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Joyce DiDonato Sings “Danny Boy” in Memorial Day Tribute

2021/22 Season Preview: EDEN with Joyce DiDonato and Il Pomo d’Oro

UMS will present our schedule for 2021/22 in-person performances on May 13! Each week until then, we will preview a new program.

This Earth Day, UMS proudly announces a visionary co-commission on themes of nature and the environment starring Joyce DiDonato.

Following her recital performance of Schubert’s Winterreise with pianist Yannick Nézet-Séguin and as part of her UMS Digital Artist Residency during the 2020/21 season, mezzo-soprano Joyce DiDonato turns her creative vision and artistry to her next great passion: EDEN.

Watch Joyce’s message about the new project (60 seconds):

Exploring the majesty, might, and mystery of Nature through both arresting and evocative music and theatrical effects, Joyce takes us on an emotional journey to reconnect to the power and fragility of Nature, exploring our place within the kaleidoscopic, wondrous world around us.

Joined by the original instrument ensemble Il Pomo d’Oro and Maxim Emelyanychev, as well as the French stage director Marie Lambert, Joyce will perform a wide-ranging program cycling from Handel to Ives, Gluck to Mahler, inviting the audience to consider their own place in the world…and perhaps to even change it.

Date and time for EDEN will become available when the full 2021/22 season is announced in May.

About the Artists

Joyce DiDonato

A multiple Grammy-winner, mezzo-soprano Joyce DiDonato is a transformative presence in the arts whose healing approach to music has taken her beyond the world’s great opera stages to educational institutions, refugee camps, and maximum-security prisons. She has appeared on UMS concerts three times in the past several years, including in the lead role in Handel’s Ariodante, with pianist Yannick Nézet-Séguin in Schubert’s Winterreise, and again with Nézet-Séguin and his Orchestre Métropolitain de Montréal in November 2019. She is an exclusive recording artist with Erato-Warner Classics.

Il Pomo d’Oro

The ensemble il Pomo d’Oro was founded in 2012. It is characterized by an authentic, dynamic interpretation of operas and instrumental works from the Baroque and Classical period. The musicians are all well-known specialists and are among the best in the field of historical performance practice. The ensemble so far worked with the conductors Riccardo Minasi, Maxim Emelyanychev, Stefano Montanari, George Petrou, Enrico Onofri Francesco Corti and Antonello Manacorda. Concertmaster Zefira Valova leads the orchestra in various projects. Since 2016 Maxim Emelyanychev has been its chief conductor, and since 2019 Francesco Corti is principal guest conductor.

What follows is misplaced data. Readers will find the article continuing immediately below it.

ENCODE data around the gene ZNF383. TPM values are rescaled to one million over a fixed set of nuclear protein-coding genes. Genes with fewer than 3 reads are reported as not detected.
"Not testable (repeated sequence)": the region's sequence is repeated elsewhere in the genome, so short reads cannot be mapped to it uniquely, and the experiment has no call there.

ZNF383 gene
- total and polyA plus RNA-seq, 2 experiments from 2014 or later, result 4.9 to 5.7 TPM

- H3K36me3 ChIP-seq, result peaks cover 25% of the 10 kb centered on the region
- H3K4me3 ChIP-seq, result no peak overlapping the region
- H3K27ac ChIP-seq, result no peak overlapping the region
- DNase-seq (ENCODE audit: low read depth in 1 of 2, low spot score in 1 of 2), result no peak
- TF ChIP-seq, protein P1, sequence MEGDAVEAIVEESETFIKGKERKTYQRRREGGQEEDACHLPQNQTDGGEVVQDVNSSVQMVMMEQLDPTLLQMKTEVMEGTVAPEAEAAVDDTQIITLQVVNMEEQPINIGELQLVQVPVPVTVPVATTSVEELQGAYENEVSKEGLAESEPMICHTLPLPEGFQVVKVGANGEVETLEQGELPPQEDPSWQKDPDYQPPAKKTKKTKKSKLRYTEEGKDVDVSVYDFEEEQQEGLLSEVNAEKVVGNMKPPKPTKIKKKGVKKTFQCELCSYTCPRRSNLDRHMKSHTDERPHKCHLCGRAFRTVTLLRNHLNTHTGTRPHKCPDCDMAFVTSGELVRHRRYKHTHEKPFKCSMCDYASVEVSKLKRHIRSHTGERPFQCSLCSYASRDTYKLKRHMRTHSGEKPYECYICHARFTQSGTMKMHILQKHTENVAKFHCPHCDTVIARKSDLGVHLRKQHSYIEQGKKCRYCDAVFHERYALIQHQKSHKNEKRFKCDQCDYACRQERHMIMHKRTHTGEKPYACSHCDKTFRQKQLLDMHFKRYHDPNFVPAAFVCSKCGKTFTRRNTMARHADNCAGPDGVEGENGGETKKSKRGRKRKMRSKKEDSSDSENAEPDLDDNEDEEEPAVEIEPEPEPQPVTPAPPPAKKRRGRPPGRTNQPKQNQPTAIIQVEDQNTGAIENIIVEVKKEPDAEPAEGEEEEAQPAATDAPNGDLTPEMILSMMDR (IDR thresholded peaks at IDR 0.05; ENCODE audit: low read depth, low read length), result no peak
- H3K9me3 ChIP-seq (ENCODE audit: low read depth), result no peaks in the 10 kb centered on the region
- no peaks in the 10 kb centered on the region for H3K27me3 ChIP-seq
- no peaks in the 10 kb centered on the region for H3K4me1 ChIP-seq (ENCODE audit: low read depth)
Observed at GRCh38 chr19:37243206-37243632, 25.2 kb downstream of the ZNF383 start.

Marie Lambert

French director Marie Lambert as born in France and grew up in Paris and England. She studied literature in Paris and Bologna and directing at La Scala, Milan. Lambert has worked for dozens of opera houses throughout her career, including the Royal Opera House, Glyndebourne Festival, and Welsh National Opera in the UK, La Scala and the Maggio Musicale in Italy, as well as the major companies in Barcelona, Paris, Vienna, Brussels, Chicago, San Francisco, Brussels, Lyric Opera of Chicago, San Francisco Opera, and many other music capitals around the world.

Joyce DiDonato’s recent collaborative albums with Il Pomo d’Oro include In War & Peace — Harmony through Music (2016) and Handel: Agrippina (2020).

Listen on:

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Joyce DiDonato Sings “Silent Night”

“My hope is that in silence, we can find peace. And in that peace, we might be able to ignite some light and hope. Wishing you a deep sense of peace as we go into the New Year.” —JoyceDiDonato

Enjoy this very special arrangement of “Silent Night” performed by Joyce DiDonato and Àlex Garrobé. Joyce’s #SingForToday series is co-produced by UMS and Princeton University Concerts.

Joyce DiDonato Sings “This Land Is Your Land”